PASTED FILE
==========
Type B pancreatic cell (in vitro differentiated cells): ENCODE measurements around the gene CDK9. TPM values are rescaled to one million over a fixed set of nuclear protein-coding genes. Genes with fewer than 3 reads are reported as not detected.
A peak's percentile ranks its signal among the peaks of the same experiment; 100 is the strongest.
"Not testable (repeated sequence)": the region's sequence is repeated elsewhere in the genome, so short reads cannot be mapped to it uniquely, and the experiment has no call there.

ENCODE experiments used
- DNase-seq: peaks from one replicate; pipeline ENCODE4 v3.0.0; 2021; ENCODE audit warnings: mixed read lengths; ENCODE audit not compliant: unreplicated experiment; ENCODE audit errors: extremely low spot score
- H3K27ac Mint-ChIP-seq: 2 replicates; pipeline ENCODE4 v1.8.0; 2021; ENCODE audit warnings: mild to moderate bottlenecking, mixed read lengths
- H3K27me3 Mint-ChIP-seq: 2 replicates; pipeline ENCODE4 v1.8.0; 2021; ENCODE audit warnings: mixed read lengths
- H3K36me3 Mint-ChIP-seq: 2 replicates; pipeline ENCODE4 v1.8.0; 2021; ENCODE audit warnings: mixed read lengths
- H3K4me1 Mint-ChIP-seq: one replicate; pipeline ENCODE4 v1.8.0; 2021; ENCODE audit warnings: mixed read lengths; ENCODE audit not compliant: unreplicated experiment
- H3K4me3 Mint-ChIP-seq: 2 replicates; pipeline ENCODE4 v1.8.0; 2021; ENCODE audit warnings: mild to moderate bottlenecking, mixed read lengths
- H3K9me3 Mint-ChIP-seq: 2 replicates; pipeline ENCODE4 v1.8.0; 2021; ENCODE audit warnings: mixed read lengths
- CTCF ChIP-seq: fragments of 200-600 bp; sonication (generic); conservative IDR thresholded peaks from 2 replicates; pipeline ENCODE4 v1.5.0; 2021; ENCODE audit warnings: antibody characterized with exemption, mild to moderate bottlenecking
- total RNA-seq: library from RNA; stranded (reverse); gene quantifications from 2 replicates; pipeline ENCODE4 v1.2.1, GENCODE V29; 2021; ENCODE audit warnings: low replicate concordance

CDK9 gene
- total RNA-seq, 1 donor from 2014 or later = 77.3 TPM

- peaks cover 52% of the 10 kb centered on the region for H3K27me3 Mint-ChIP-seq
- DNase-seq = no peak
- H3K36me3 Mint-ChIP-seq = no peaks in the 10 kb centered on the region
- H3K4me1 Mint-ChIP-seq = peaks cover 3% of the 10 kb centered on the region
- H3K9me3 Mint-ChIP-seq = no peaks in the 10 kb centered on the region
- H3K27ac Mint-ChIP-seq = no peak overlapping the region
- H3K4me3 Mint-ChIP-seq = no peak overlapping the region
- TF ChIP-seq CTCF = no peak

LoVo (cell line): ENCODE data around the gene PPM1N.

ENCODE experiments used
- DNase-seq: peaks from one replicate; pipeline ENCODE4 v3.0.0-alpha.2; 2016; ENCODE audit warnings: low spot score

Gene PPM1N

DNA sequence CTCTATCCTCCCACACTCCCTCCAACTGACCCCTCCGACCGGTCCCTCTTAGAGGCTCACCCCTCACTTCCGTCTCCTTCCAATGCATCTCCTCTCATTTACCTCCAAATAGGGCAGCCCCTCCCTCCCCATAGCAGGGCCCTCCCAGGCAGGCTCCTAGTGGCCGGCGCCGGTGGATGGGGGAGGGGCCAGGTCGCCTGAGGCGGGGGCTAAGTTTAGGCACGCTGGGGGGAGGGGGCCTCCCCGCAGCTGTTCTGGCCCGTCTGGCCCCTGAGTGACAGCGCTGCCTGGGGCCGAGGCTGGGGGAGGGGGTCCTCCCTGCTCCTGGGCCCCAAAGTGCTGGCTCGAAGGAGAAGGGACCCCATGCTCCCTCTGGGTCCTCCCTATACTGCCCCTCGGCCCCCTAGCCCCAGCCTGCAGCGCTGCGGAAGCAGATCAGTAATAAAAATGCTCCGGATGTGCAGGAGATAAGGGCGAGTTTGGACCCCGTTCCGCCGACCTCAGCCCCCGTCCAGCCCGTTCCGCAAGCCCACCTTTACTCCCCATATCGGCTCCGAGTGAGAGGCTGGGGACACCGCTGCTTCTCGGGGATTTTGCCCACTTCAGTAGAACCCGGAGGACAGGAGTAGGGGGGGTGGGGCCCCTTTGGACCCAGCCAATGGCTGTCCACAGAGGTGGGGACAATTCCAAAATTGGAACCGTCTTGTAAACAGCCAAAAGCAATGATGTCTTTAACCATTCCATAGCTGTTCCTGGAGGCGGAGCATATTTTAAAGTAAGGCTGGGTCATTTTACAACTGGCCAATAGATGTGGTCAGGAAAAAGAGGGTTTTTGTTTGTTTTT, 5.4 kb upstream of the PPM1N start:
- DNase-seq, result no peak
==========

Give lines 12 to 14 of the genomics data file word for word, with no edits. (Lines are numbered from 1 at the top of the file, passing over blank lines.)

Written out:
- CTCF ChIP-seq: fragments of 200-600 bp; sonication (generic); conservative IDR thresholded peaks from 2 replicates; pipeline ENCODE4 v1.5.0; 2021; ENCODE audit warnings: antibody characterized with exemption, mild to moderate bottlenecking
- total RNA-seq: library from RNA; stranded (reverse); gene quantifications from 2 replicates; pipeline ENCODE4 v1.2.1, GENCODE V29; 2021; ENCODE audit warnings: low replicate concordance

CDK9 gene